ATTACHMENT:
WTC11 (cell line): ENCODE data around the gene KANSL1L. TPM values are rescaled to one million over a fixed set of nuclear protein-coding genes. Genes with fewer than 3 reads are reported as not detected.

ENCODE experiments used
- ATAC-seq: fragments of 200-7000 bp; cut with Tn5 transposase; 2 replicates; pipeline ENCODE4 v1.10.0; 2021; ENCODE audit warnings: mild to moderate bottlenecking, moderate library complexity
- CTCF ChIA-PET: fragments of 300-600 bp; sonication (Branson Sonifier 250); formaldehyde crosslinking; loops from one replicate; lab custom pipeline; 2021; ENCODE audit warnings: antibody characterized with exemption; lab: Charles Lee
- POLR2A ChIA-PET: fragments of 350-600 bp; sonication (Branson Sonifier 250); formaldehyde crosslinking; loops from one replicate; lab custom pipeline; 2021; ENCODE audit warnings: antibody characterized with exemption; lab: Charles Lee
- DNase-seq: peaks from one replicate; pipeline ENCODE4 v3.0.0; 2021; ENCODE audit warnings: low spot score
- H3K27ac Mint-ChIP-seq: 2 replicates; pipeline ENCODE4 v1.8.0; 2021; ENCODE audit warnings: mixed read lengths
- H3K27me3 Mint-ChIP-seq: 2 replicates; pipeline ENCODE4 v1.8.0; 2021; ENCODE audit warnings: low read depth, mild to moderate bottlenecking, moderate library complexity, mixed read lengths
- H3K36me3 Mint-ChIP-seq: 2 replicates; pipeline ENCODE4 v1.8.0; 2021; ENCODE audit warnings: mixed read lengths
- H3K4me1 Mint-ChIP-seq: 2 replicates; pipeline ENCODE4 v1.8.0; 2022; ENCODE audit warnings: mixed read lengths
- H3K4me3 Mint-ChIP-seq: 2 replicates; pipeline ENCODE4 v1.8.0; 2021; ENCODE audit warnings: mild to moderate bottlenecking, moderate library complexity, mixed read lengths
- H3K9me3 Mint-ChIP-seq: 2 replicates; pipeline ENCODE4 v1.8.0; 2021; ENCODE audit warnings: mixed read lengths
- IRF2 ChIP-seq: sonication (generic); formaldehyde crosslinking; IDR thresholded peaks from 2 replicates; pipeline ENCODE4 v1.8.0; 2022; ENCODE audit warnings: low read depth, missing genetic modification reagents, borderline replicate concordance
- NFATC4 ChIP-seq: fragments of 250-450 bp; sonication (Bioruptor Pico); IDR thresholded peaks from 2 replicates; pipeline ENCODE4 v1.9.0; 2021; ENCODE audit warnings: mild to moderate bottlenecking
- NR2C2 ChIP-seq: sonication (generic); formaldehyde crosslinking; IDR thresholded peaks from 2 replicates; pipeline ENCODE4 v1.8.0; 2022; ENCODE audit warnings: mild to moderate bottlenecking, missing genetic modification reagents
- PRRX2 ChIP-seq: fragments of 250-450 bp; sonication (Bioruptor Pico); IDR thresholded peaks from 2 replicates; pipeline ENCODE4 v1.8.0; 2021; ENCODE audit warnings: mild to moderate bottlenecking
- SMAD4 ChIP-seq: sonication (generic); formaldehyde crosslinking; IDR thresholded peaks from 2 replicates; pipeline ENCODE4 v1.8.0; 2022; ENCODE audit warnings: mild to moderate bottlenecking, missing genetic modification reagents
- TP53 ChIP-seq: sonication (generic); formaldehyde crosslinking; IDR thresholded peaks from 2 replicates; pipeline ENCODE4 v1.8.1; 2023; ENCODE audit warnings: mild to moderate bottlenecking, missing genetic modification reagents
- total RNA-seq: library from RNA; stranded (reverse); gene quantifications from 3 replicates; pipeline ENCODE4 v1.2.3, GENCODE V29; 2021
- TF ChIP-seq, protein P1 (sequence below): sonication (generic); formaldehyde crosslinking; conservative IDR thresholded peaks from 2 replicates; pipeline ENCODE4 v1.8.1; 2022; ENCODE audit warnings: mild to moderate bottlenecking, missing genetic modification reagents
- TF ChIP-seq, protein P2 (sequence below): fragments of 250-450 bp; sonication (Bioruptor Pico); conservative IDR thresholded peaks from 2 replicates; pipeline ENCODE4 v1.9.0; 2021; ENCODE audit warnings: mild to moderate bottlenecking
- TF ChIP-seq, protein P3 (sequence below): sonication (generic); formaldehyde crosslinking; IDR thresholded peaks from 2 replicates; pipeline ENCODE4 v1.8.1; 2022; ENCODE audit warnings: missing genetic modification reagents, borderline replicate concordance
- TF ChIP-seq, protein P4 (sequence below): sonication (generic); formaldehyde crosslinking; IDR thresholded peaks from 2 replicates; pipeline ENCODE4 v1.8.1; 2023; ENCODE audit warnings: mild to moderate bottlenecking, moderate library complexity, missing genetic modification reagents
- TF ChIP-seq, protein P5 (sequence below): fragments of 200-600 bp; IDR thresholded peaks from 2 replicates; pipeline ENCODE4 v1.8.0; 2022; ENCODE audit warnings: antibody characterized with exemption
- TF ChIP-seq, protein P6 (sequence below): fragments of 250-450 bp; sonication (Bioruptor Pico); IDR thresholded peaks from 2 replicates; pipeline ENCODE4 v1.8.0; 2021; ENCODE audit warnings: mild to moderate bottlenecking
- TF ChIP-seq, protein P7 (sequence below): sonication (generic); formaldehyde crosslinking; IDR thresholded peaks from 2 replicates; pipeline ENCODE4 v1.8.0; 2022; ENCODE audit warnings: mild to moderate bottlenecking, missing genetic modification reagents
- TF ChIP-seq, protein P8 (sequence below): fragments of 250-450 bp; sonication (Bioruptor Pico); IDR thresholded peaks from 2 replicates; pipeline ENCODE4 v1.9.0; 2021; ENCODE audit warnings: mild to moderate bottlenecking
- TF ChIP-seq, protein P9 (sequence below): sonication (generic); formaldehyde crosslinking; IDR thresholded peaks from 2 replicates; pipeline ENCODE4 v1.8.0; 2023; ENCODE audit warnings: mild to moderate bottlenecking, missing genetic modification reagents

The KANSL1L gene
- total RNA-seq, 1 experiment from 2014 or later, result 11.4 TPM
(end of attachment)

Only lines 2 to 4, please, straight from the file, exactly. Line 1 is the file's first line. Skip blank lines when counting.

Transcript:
ENCODE experiments used
- ATAC-seq: fragments of 200-7000 bp; cut with Tn5 transposase; 2 replicates; pipeline ENCODE4 v1.10.0; 2021; ENCODE audit warnings: mild to moderate bottlenecking, moderate library complexity
- CTCF ChIA-PET: fragments of 300-600 bp; sonication (Branson Sonifier 250); formaldehyde crosslinking; loops from one replicate; lab custom pipeline; 2021; ENCODE audit warnings: antibody characterized with exemption; lab: Charles Lee